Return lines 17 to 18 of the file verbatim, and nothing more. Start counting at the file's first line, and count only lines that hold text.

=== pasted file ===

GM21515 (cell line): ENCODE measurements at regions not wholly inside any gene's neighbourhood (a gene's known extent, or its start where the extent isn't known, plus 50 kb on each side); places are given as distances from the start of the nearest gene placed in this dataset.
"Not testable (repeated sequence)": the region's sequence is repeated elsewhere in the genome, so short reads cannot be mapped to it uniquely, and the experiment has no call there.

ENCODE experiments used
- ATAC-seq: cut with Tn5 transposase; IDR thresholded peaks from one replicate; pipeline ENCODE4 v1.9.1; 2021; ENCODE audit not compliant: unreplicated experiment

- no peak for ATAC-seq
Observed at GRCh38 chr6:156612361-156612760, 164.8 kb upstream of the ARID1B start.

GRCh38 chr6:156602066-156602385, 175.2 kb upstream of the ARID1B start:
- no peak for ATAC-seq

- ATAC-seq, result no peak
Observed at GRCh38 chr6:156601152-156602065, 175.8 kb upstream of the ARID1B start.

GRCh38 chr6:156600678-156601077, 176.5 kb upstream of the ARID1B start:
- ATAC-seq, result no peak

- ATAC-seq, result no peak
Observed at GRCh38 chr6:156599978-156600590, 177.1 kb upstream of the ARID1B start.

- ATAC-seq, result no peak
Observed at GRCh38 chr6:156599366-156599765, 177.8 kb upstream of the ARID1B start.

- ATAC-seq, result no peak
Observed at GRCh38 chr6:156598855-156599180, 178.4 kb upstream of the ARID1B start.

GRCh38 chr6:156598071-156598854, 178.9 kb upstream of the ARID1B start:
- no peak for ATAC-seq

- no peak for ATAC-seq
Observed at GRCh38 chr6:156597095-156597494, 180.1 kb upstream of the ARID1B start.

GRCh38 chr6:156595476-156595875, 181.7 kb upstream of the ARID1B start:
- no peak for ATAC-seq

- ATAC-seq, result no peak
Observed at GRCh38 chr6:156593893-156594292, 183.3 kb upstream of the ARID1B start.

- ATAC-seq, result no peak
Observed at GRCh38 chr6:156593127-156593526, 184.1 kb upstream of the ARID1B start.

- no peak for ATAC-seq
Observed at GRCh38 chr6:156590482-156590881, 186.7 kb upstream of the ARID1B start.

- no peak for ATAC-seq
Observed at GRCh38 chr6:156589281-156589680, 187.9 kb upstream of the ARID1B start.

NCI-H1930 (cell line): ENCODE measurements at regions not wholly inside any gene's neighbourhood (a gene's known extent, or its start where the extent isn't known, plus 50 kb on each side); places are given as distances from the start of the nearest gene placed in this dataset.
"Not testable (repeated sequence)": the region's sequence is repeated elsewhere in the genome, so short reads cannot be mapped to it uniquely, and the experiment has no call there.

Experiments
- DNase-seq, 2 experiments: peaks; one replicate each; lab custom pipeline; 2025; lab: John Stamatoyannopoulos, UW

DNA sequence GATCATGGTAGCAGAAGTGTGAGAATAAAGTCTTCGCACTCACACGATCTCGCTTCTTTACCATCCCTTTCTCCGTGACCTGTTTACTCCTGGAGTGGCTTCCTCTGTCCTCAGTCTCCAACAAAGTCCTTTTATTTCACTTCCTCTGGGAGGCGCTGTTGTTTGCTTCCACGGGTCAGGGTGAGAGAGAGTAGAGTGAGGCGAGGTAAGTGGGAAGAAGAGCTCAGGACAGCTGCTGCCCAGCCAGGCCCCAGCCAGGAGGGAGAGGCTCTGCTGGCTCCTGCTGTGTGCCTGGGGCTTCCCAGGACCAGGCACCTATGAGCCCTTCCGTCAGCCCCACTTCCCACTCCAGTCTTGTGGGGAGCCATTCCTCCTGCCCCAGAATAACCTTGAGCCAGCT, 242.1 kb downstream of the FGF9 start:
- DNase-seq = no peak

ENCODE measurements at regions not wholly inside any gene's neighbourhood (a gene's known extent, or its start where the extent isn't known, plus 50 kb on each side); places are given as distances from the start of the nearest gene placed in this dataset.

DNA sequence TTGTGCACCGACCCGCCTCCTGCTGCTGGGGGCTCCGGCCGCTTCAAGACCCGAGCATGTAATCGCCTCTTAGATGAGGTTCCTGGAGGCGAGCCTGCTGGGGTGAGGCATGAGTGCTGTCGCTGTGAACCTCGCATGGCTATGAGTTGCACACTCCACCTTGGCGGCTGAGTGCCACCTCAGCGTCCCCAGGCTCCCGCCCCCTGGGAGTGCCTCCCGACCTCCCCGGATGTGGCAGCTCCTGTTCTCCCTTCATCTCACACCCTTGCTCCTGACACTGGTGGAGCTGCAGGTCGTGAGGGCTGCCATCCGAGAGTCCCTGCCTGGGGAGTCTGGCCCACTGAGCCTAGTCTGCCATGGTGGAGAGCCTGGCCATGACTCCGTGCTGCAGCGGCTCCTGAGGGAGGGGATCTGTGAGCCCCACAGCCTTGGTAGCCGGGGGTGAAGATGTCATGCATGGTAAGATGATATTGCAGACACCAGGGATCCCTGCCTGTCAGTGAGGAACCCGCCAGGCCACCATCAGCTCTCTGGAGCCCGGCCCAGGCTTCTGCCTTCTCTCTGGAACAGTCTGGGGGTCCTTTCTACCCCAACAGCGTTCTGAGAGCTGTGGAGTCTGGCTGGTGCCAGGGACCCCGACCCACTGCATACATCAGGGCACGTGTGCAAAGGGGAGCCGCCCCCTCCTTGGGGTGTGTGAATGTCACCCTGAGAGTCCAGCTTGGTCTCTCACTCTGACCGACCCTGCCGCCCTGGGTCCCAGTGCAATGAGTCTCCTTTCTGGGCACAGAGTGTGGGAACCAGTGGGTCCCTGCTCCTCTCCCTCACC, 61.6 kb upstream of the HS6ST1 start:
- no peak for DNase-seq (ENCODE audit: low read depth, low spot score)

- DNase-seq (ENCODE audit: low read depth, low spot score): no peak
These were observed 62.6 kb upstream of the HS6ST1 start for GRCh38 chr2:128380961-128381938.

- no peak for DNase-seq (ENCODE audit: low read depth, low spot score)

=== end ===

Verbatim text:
- ATAC-seq, result no peak
Observed at GRCh38 chr6:156598855-156599180, 178.4 kb upstream of the ARID1B start.